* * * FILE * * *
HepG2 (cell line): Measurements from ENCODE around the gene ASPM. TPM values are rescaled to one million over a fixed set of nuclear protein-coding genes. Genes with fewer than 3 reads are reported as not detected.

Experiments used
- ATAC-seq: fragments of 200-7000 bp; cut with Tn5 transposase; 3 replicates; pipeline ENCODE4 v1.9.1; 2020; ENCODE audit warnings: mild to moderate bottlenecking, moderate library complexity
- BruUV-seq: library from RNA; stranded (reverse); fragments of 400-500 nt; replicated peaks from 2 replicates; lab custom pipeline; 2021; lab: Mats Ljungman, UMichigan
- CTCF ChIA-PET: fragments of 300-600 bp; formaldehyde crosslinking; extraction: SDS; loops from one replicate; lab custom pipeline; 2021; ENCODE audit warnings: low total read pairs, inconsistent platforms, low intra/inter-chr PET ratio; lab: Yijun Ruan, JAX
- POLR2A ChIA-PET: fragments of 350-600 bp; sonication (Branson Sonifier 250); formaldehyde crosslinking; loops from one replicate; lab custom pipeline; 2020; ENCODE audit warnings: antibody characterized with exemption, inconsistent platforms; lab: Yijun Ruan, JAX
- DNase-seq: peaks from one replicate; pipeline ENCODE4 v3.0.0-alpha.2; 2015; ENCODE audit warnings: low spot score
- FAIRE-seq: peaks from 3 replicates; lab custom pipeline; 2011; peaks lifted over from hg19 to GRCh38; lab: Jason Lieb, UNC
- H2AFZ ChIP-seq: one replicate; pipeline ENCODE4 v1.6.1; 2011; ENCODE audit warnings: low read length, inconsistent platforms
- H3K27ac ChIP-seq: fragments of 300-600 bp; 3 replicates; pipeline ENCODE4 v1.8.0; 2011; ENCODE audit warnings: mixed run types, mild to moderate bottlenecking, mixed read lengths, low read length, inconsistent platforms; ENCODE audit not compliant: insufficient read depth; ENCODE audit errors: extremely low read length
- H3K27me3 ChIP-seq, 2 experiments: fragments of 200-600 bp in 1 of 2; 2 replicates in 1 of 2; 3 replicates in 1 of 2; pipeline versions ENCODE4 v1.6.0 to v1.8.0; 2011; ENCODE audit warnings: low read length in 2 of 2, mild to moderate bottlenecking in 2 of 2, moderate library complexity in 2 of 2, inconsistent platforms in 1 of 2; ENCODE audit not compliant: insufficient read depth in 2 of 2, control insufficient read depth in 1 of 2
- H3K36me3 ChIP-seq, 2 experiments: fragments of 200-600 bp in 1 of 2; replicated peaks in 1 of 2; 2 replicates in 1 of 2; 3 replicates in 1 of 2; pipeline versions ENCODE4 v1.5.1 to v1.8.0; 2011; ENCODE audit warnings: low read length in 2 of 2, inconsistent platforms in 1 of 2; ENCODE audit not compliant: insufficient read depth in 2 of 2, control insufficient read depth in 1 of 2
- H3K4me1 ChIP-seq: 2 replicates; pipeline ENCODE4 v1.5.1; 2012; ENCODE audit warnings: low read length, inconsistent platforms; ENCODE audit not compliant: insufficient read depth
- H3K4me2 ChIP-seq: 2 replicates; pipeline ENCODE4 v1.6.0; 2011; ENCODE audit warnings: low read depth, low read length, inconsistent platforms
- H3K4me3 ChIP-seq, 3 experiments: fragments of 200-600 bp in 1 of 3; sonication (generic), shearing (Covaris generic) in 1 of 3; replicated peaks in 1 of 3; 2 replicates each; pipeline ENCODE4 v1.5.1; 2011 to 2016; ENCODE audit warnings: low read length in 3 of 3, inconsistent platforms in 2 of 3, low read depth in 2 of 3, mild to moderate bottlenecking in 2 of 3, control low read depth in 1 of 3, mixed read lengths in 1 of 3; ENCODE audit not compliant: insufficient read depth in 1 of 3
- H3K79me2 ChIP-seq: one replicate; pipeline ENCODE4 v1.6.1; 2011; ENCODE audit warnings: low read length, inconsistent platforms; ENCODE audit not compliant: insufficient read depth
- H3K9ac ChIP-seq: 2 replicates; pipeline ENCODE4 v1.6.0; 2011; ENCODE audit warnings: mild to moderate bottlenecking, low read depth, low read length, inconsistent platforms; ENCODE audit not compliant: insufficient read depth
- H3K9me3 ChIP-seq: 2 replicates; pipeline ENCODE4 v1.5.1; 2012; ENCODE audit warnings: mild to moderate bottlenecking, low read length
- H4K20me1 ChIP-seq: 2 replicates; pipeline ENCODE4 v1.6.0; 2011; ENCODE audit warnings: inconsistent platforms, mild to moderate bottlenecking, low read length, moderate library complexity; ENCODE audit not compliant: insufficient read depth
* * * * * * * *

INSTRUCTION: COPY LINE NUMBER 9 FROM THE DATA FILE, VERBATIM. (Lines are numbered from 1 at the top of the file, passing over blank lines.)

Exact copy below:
- H2AFZ ChIP-seq: one replicate; pipeline ENCODE4 v1.6.1; 2011; ENCODE audit warnings: low read length, inconsistent platforms